In the south of Syria, especially in the Daraa province, Al-Nusra managed to form large forces rapidly, and led the attack on Daraa city on March 14, 2012. Within months, it managed to capture most areas within the city of Daraa.
On July 15, 2012, Jabhat al-Nusra participated in their first attack on the capital city of Damascus along with the FSA and Jaish al-Islam. Within days, they managed to capture most areas of eastern and Western Ghouta along with several districts close to the center of the capital Damascus, such as the districts of Jubar and Al-Maydan. Later the SAA managed to recapture most of these areas.
On July 19, 2012, Jabhat al-Nusra participated in the attack on Aleppo city along with groups of the FSA, the most important of which was the “Northern Storm Regiment”. Within days they managed to capture the eastern area of Aleppo. Later, Jabhat Al-Nusra’s influence expanded in Aleppo. At one point al-Nusra became the sole ruler of opposition-controlled Aleppo, especially after large numbers of the FSA jointed its ranks by the end of 2012 and after it took ISIS out of the city in 2014.
Since 2013, Idlib has become the main center of Jabhat al-Nusra in Syria, and the headquarters of its leadership. Jabhat al-Nusra managed to strengthen its influence further in the beginning of 2014 after the departure of ISIS from the province as a result of a number of disagreements between the groups.
Jabhat al-Nusra participated alongside Ahrar al-Sham in the attack on Raqqa city and managed to capture it on March 6, 2013, 3 days after the attack began. Later, in July 2014, ISIS took over control of Raqqa city. Some members of Jabhat al-Nusra decided to join ISIS while the rest refused to fight it. As a result, al-Nusra withdrew from the city.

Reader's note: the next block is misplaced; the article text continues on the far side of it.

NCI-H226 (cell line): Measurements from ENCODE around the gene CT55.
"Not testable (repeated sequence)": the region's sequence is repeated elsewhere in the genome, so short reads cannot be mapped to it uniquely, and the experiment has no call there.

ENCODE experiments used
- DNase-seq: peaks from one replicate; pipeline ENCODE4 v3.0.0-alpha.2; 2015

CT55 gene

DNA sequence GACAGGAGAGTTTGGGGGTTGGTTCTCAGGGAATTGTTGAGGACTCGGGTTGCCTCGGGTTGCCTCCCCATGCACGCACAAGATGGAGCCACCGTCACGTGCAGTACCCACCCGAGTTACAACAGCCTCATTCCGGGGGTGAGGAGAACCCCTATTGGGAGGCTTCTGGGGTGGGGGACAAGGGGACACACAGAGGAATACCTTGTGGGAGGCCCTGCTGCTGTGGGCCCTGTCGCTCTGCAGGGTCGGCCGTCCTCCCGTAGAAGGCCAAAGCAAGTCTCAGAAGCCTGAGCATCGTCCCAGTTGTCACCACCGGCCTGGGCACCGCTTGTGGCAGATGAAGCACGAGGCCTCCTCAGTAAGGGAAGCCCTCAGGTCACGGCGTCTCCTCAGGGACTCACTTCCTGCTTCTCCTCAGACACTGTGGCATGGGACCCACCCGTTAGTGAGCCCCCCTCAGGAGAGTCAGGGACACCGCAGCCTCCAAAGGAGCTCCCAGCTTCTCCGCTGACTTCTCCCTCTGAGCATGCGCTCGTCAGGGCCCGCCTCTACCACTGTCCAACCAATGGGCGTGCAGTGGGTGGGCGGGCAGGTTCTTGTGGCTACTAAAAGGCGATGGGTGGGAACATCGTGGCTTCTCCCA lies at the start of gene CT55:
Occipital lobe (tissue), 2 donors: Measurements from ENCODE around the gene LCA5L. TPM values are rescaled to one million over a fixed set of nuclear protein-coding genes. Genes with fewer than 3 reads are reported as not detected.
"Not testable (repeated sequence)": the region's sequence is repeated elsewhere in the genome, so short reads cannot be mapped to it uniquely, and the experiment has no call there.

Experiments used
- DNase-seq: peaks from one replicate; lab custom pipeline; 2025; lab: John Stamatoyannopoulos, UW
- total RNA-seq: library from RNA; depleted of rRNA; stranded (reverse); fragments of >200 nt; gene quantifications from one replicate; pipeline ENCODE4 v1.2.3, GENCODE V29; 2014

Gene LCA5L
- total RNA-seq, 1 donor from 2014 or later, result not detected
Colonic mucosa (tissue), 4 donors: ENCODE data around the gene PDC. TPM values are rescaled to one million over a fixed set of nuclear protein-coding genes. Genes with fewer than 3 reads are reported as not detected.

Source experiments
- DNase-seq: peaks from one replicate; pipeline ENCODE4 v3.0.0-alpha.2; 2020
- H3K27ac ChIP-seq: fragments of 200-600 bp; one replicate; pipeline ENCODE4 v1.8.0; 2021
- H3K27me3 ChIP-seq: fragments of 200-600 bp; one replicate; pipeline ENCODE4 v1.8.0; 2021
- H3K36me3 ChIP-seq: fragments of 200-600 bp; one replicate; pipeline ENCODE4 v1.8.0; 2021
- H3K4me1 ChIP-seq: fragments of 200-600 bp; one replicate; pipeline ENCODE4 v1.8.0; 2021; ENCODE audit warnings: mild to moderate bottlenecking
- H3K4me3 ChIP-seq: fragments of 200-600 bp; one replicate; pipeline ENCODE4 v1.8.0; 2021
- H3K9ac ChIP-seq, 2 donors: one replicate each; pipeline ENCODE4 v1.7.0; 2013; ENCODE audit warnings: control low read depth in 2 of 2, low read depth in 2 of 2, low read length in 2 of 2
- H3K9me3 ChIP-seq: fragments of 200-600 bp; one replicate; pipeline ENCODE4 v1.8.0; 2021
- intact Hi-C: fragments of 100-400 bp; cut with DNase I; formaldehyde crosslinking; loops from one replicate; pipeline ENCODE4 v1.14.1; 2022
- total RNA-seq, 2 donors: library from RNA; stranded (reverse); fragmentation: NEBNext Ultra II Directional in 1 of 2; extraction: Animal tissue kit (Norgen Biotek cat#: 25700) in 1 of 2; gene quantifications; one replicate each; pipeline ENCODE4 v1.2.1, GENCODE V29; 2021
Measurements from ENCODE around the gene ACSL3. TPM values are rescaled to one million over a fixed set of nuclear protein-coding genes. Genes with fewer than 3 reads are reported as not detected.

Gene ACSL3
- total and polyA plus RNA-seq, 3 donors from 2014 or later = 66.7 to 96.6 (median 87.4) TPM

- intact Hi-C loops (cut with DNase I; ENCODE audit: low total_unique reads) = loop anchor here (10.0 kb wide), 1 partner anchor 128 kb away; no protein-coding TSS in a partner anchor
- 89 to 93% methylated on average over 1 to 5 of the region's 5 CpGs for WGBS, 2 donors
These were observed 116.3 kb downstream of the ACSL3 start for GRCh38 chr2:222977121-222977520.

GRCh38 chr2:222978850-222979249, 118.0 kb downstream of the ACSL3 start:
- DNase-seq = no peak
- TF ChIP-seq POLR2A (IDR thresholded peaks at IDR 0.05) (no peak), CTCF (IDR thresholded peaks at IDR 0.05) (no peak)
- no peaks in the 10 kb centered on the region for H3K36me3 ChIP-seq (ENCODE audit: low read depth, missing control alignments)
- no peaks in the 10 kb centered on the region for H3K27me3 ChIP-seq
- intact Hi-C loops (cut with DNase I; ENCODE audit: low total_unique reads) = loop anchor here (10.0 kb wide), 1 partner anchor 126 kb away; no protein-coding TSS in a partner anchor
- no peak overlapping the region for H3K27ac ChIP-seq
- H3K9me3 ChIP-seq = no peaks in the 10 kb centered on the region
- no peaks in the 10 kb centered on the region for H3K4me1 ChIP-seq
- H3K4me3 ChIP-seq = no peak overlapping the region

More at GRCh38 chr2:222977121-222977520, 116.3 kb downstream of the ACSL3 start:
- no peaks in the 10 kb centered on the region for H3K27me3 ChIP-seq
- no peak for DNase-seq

From the beginning, Jabhat al-Nusra lead battles against the SAA in the Deir-ez-Zor countryside and in Deir-ez-Zor city. By 2013 al-Nusra seized most of the oil fields in the city’s countryside and along with the FSA, started an illegal oil trade with Turkey.
At the beginning of 2014 with the escalation of ISIS influence in Iraq, al-Nusra began to reduce its presence in Deir-ez-Zor city. After some minor clashes, most of al-Nusra’s fighters withdrew from Deir Ez-Zour to Aleppo and Idlib, while large numbers of al-Nusra foreign militants joined ISIS.
It is believed that on April 6, 2014, the remnants of the FSA detonated a VBIED in the old Homs area with the aim of killing the commanders of Jabhat al-Nusra. The suicide attack was a success, and after the death of the commanders of Jabhat al-Nusra, an evacuation agreement was reached on 2 May 2014.
On March 24, 2015, Jabhat al-Nusra led an attack alongside the US-backed Free Syrian Army factions to capture Idlib city and were able to do so within 4 days. This operation was successful largely due to US support through intelligence and advanced weapons such as the TOW missiles, which reached the hands of al-Nusra militants.
Meanwhile, is President Trump about to wag the dog and get us into an international crisis with a military stand-off with Russia over Syria?